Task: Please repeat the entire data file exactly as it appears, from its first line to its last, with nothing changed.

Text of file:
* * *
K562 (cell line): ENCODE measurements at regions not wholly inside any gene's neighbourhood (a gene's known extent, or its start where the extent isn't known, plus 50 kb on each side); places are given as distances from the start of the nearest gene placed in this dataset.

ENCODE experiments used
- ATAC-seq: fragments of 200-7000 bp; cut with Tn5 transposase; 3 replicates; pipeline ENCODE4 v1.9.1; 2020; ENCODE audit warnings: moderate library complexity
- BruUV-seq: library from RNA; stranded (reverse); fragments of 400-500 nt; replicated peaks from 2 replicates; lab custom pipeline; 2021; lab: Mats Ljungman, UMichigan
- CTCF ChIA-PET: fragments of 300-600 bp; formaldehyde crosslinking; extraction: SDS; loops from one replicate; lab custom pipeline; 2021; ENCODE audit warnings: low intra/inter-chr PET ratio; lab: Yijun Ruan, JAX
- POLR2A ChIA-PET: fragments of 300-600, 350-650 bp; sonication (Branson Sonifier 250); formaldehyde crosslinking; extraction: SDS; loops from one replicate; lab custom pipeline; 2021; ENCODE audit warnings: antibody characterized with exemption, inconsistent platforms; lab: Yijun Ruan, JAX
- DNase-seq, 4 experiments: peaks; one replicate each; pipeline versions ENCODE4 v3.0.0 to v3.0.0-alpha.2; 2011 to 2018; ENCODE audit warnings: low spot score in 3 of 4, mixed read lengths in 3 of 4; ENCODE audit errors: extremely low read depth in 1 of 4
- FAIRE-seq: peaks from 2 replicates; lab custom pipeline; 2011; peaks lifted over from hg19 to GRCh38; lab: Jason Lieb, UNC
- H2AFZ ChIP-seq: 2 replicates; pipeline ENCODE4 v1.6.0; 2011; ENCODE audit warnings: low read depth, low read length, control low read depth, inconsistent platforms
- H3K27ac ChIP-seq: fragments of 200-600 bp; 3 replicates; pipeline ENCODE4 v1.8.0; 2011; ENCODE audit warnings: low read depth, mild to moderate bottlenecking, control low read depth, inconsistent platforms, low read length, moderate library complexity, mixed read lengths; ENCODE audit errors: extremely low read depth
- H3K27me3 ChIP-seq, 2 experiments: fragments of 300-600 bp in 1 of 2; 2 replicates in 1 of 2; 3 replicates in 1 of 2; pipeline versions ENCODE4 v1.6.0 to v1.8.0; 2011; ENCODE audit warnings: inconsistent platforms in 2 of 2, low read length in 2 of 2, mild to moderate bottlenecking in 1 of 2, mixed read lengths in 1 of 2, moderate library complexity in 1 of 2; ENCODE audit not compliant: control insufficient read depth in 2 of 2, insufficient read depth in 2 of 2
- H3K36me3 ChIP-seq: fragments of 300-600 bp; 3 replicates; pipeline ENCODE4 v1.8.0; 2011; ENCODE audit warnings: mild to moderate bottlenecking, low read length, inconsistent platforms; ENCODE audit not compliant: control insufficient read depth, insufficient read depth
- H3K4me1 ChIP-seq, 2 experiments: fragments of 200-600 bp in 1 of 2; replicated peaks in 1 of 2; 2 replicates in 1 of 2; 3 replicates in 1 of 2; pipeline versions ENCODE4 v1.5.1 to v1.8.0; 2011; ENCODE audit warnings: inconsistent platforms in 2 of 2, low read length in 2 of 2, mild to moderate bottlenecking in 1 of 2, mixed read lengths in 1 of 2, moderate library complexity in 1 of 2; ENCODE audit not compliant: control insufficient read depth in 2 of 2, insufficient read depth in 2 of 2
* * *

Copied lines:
K562 (cell line): ENCODE measurements at regions not wholly inside any gene's neighbourhood (a gene's known extent, or its start where the extent isn't known, plus 50 kb on each side); places are given as distances from the start of the nearest gene placed in this dataset.

ENCODE experiments used
- ATAC-seq: fragments of 200-7000 bp; cut with Tn5 transposase; 3 replicates; pipeline ENCODE4 v1.9.1; 2020; ENCODE audit warnings: moderate library complexity
- BruUV-seq: library from RNA; stranded (reverse); fragments of 400-500 nt; replicated peaks from 2 replicates; lab custom pipeline; 2021; lab: Mats Ljungman, UMichigan
- CTCF ChIA-PET: fragments of 300-600 bp; formaldehyde crosslinking; extraction: SDS; loops from one replicate; lab custom pipeline; 2021; ENCODE audit warnings: low intra/inter-chr PET ratio; lab: Yijun Ruan, JAX
- POLR2A ChIA-PET: fragments of 300-600, 350-650 bp; sonication (Branson Sonifier 250); formaldehyde crosslinking; extraction: SDS; loops from one replicate; lab custom pipeline; 2021; ENCODE audit warnings: antibody characterized with exemption, inconsistent platforms; lab: Yijun Ruan, JAX
- DNase-seq, 4 experiments: peaks; one replicate each; pipeline versions ENCODE4 v3.0.0 to v3.0.0-alpha.2; 2011 to 2018; ENCODE audit warnings: low spot score in 3 of 4, mixed read lengths in 3 of 4; ENCODE audit errors: extremely low read depth in 1 of 4
- FAIRE-seq: peaks from 2 replicates; lab custom pipeline; 2011; peaks lifted over from hg19 to GRCh38; lab: Jason Lieb, UNC
- H2AFZ ChIP-seq: 2 replicates; pipeline ENCODE4 v1.6.0; 2011; ENCODE audit warnings: low read depth, low read length, control low read depth, inconsistent platforms
- H3K27ac ChIP-seq: fragments of 200-600 bp; 3 replicates; pipeline ENCODE4 v1.8.0; 2011; ENCODE audit warnings: low read depth, mild to moderate bottlenecking, control low read depth, inconsistent platforms, low read length, moderate library complexity, mixed read lengths; ENCODE audit errors: extremely low read depth
- H3K27me3 ChIP-seq, 2 experiments: fragments of 300-600 bp in 1 of 2; 2 replicates in 1 of 2; 3 replicates in 1 of 2; pipeline versions ENCODE4 v1.6.0 to v1.8.0; 2011; ENCODE audit warnings: inconsistent platforms in 2 of 2, low read length in 2 of 2, mild to moderate bottlenecking in 1 of 2, mixed read lengths in 1 of 2, moderate library complexity in 1 of 2; ENCODE audit not compliant: control insufficient read depth in 2 of 2, insufficient read depth in 2 of 2
- H3K36me3 ChIP-seq: fragments of 300-600 bp; 3 replicates; pipeline ENCODE4 v1.8.0; 2011; ENCODE audit warnings: mild to moderate bottlenecking, low read length, inconsistent platforms; ENCODE audit not compliant: control insufficient read depth, insufficient read depth
- H3K4me1 ChIP-seq, 2 experiments: fragments of 200-600 bp in 1 of 2; replicated peaks in 1 of 2; 2 replicates in 1 of 2; 3 replicates in 1 of 2; pipeline versions ENCODE4 v1.5.1 to v1.8.0; 2011; ENCODE audit warnings: inconsistent platforms in 2 of 2, low read length in 2 of 2, mild to moderate bottlenecking in 1 of 2, mixed read lengths in 1 of 2, moderate library complexity in 1 of 2; ENCODE audit not compliant: control insufficient read depth in 2 of 2, insufficient read depth in 2 of 2